Looking for a classic mahogany runabout in a more modern theme typical of runabouts built in the period from the mid 1950's through the early 1960's? Then look no further than our Tahoe 19 & 23 designs. They exude luxury and elegance together with authentic styling cues and hull forms similar to those from the leading domestic and European builders of the time.
Note their lean lines and trim profiles with generous "rolled funnel" deck edges, coupled to near-rakish elements such as forward-inclined transoms and forward-raked double curvature "clipper" bow profiles. These hull shapes also have even greater bow flare and sophisticated bottom shapes compared to boats of earlier decades, which result in the ability to accommodate larger motors and higher speeds.
Such hulls can't be planked with full sheets of plywood as such, and would be ugly if that were possible. While perhaps more complex as a result, their beauty is easy to reproduce using our modern wood-epoxy "cold molded" planking methods. The result is a hull free of leaking joints and flex that can detract from performance and longevity. In other words, a superior boat, but still at a fraction of the cost of a new production replica or restored original, assuming you could even find one.
With our "cold molded" epoxy/ply/veneer planking method, there are no rabbets to cut, no steam bending, no caulked seams, and no lofting. Bottom thickness totals " (four layers) with 3/8" topsides (three layers with the final appearance layer applied lengthwise). Planking is reinforced inside by a series of longitudinal stiffeners wrapped around husky sawn wood frames and related backbone members. The completed hull is stiff, strong, and durable yet lightweight, free from rot and easy to maintain.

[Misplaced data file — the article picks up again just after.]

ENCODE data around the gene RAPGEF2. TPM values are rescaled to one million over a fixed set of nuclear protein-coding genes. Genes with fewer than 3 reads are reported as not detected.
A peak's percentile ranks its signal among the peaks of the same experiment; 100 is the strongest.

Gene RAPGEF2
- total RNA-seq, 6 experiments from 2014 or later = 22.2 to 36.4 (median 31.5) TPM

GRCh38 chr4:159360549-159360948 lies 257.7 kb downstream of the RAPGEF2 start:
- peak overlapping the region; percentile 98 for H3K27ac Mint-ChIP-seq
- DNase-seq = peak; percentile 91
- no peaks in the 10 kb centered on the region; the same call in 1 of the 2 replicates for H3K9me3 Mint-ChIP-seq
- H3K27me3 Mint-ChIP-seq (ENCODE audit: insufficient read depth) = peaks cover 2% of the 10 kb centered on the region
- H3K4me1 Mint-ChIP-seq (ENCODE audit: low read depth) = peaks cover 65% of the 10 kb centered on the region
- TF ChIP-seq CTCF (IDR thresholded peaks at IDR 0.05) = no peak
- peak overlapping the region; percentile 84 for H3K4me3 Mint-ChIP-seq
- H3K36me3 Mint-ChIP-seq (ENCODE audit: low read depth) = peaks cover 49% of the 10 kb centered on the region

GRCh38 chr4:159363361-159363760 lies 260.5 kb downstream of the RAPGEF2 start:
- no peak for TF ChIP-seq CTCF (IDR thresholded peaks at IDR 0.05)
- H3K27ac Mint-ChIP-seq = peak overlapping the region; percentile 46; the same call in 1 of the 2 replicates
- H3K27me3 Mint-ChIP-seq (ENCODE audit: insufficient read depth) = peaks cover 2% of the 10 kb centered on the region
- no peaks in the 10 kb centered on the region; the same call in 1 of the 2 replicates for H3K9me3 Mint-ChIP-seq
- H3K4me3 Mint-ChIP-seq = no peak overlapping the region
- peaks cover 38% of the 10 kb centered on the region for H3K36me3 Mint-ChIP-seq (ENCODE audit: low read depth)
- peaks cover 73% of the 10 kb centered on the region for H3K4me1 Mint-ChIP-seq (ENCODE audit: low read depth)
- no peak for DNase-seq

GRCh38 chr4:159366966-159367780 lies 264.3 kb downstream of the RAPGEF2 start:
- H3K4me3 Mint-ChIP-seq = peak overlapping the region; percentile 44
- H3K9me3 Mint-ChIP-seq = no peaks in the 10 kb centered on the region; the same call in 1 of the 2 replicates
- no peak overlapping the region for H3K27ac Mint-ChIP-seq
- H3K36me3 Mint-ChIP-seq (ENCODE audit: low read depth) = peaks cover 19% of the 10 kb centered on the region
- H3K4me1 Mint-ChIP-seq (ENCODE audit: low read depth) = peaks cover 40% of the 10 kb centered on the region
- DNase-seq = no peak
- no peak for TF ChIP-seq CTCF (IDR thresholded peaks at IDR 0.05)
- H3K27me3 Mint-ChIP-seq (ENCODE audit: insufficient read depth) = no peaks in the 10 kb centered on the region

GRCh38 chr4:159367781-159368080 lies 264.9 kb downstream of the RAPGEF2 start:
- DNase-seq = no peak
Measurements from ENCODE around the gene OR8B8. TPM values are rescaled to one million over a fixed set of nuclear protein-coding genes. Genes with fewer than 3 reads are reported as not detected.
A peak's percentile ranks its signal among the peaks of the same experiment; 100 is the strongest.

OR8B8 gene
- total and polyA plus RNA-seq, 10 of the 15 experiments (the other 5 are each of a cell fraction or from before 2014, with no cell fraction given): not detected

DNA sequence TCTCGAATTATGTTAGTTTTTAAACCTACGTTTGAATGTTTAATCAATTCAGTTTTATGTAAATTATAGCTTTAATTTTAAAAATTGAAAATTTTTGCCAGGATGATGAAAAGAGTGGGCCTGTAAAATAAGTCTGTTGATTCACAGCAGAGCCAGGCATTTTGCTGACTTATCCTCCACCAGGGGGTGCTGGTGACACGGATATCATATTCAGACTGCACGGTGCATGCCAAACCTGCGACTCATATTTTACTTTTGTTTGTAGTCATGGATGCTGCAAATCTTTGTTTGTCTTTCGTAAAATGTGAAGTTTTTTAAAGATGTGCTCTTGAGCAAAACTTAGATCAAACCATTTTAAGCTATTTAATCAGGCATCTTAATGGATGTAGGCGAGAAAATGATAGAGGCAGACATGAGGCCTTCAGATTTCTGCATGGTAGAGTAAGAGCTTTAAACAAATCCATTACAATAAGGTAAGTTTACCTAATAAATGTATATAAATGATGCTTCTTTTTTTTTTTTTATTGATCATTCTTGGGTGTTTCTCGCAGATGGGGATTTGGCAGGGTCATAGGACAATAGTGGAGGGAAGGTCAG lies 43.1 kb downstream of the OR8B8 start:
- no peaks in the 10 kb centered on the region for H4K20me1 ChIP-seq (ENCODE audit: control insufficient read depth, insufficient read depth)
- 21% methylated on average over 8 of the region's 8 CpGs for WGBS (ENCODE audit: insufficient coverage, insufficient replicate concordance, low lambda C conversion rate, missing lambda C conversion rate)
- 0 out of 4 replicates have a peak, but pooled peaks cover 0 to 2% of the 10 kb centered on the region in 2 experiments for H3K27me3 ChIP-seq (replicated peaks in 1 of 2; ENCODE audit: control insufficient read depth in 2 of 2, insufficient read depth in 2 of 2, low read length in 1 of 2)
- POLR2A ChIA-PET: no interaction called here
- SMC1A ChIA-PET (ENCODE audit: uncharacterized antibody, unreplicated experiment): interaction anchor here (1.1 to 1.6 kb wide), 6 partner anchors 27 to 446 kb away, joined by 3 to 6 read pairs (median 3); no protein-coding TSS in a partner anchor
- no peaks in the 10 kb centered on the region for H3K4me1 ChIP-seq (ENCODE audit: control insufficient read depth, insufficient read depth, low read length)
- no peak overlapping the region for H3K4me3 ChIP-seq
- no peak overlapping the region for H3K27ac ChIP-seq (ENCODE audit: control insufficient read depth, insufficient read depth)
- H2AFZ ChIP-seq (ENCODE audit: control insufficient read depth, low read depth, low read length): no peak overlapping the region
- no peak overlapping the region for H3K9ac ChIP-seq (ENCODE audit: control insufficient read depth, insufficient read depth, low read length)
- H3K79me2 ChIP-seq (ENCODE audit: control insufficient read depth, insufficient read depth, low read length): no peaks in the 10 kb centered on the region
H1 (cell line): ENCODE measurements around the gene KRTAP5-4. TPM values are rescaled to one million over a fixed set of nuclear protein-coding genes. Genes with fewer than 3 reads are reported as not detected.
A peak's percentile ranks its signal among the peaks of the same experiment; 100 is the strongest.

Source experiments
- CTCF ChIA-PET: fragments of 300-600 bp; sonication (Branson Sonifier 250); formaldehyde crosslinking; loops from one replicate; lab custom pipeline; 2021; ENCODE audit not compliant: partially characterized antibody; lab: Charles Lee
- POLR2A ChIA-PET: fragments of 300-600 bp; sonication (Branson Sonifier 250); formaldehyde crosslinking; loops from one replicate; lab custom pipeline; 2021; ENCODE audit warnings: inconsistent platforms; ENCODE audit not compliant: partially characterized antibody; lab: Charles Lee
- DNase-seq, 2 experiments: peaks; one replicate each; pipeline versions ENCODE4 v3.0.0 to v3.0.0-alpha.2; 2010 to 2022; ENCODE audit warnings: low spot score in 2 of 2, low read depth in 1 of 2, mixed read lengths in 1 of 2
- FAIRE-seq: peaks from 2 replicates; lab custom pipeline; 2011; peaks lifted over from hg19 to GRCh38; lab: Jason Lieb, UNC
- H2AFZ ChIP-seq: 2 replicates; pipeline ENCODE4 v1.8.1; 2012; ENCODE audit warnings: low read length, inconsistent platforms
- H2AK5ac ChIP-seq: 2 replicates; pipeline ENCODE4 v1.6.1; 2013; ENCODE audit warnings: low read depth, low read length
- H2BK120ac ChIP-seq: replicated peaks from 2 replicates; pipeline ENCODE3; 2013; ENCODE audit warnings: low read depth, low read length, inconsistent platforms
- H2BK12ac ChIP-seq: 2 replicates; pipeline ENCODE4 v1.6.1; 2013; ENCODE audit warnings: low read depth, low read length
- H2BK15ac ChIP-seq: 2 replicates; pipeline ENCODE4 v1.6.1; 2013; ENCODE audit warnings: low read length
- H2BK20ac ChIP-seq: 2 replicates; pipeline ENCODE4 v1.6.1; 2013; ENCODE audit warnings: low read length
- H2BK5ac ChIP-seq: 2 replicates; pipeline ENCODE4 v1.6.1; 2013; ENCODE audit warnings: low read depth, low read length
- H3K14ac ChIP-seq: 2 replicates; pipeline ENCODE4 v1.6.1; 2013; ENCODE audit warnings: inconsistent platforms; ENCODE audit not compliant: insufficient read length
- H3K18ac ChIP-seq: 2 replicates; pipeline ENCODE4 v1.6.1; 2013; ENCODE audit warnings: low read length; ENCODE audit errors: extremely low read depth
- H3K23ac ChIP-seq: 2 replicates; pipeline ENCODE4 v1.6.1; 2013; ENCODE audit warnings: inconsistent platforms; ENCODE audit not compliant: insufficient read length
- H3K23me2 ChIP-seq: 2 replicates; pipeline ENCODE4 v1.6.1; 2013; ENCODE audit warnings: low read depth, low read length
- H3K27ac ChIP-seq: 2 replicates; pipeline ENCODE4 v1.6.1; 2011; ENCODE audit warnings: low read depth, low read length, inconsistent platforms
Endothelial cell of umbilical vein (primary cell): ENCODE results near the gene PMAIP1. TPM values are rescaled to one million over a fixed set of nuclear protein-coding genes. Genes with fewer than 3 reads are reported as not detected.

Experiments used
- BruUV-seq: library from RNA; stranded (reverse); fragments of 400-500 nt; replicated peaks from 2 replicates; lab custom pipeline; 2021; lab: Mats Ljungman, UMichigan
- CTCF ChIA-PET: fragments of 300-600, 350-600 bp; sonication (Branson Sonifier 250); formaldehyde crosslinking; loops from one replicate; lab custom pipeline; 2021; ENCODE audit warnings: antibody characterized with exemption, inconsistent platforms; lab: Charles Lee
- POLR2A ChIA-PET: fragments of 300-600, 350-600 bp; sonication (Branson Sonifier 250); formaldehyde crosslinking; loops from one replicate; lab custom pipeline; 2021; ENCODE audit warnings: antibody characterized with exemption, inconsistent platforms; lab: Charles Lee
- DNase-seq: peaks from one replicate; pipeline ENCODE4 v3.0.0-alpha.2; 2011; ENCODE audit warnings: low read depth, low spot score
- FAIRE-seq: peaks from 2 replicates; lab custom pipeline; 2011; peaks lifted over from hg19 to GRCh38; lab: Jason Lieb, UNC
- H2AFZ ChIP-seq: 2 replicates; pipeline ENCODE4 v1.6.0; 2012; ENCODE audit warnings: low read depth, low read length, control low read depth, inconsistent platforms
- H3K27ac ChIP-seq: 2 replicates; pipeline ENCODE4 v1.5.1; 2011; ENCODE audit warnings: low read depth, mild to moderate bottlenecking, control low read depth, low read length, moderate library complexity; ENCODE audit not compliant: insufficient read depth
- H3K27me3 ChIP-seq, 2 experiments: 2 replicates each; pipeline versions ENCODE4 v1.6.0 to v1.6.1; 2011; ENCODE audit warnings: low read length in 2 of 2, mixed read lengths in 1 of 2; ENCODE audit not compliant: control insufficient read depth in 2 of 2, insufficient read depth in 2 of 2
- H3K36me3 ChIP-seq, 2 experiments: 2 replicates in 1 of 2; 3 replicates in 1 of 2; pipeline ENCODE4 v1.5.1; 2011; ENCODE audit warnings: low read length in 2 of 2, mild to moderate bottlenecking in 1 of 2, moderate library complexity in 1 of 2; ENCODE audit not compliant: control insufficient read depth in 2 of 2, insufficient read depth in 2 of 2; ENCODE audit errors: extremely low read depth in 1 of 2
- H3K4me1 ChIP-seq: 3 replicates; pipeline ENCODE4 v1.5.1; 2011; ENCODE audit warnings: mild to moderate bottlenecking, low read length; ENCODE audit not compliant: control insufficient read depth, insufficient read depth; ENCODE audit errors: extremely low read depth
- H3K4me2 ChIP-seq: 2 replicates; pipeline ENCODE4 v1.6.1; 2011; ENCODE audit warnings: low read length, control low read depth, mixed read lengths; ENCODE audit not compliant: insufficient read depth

These boats use a single direct-drive inboard motor located amidships. While gasoline power is typically used, diesel is an option as long as weight won't exceed that of the largest gasoline type that might be found within our listed displacement ratings.
However, we advise against overpowering these boats-speeds over 50 MPH should not be attempted at least without some trials and a backlog of experience with the boat first. If using longer "in-line" motors, and/or those that may be on the heavy side, we would recommend considering building the longer option hull included with both designs. Such a change is done by respacing frames proportionately so appearance features are retained. Shortening these boats, however, is not recommended.
Plans with instructions especially intended for the do-it-yourself craftsman include all the details along with material listing, fastening schedule, and resource list to help you track down what you need. Also provided are FULL SIZE PATTERNS for the sawn frame and backbone members so lofting is not required.
Specifications and Photos
Are you the Type Who Can Build
Your Own Classic Mahogany Runabout?
Even though we can't predict who can and cannot build a boat, our answer for this question is simple and based on many years of feedback. If you are the type of person who would tackle building a fine piece of furniture, who can handle ordinary woodworking tools and equipment, and who has the ability to stick to a project from beginning through completion, then you should have no problem, even if you have never built a boat before. Keep in mind: the majority of the builders of the boats shown by photos on our website were done by first-timers who had never built a boat before